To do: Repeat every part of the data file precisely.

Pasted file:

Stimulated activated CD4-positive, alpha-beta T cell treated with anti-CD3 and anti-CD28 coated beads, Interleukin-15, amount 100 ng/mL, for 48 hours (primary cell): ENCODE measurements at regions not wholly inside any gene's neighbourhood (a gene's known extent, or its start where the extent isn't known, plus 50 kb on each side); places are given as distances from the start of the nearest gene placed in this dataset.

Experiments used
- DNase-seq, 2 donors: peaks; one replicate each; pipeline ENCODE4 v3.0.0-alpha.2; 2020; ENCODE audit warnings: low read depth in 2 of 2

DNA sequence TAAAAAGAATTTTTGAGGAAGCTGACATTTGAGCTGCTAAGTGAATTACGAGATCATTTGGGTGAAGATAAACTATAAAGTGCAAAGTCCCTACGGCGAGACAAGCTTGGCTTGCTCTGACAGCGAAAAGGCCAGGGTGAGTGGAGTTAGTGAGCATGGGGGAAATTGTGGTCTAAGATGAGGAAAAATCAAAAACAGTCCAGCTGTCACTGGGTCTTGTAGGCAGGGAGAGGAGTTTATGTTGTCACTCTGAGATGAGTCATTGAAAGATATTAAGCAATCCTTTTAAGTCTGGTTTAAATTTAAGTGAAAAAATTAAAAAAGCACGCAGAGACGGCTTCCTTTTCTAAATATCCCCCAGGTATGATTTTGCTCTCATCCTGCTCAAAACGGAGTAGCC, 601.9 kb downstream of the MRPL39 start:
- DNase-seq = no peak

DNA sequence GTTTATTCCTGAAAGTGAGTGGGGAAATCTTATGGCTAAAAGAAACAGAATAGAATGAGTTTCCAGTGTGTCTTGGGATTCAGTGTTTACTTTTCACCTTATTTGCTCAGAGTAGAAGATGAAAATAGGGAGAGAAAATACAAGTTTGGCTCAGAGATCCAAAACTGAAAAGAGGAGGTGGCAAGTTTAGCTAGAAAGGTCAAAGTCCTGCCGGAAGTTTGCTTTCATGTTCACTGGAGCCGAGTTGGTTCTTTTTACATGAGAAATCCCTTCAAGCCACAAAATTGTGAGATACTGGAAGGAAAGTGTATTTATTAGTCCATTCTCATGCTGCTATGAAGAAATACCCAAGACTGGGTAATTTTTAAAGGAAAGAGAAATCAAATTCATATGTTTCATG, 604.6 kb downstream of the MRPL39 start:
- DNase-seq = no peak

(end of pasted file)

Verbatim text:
Stimulated activated CD4-positive, alpha-beta T cell treated with anti-CD3 and anti-CD28 coated beads, Interleukin-15, amount 100 ng/mL, for 48 hours (primary cell): ENCODE measurements at regions not wholly inside any gene's neighbourhood (a gene's known extent, or its start where the extent isn't known, plus 50 kb on each side); places are given as distances from the start of the nearest gene placed in this dataset.

Experiments used
- DNase-seq, 2 donors: peaks; one replicate each; pipeline ENCODE4 v3.0.0-alpha.2; 2020; ENCODE audit warnings: low read depth in 2 of 2

DNA sequence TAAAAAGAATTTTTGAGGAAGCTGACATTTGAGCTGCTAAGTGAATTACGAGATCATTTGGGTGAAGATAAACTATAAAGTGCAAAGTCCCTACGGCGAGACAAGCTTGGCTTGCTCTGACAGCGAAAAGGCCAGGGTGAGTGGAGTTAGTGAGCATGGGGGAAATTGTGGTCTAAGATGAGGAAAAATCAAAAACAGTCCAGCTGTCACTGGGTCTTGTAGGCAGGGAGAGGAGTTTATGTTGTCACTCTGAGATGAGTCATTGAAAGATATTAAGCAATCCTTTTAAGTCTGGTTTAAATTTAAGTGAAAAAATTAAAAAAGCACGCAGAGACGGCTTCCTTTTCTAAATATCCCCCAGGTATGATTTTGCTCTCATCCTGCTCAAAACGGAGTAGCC, 601.9 kb downstream of the MRPL39 start:
- DNase-seq = no peak

DNA sequence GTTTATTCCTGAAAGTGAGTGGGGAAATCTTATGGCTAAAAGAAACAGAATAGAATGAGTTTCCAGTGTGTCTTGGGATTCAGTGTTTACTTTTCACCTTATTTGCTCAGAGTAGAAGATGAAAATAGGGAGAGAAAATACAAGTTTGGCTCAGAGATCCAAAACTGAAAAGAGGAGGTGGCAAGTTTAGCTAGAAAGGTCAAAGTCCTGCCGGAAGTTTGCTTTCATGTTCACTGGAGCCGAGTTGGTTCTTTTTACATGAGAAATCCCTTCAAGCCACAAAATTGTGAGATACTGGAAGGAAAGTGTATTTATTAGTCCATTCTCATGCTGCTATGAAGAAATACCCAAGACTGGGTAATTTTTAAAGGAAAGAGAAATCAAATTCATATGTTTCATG, 604.6 kb downstream of the MRPL39 start:
- DNase-seq = no peak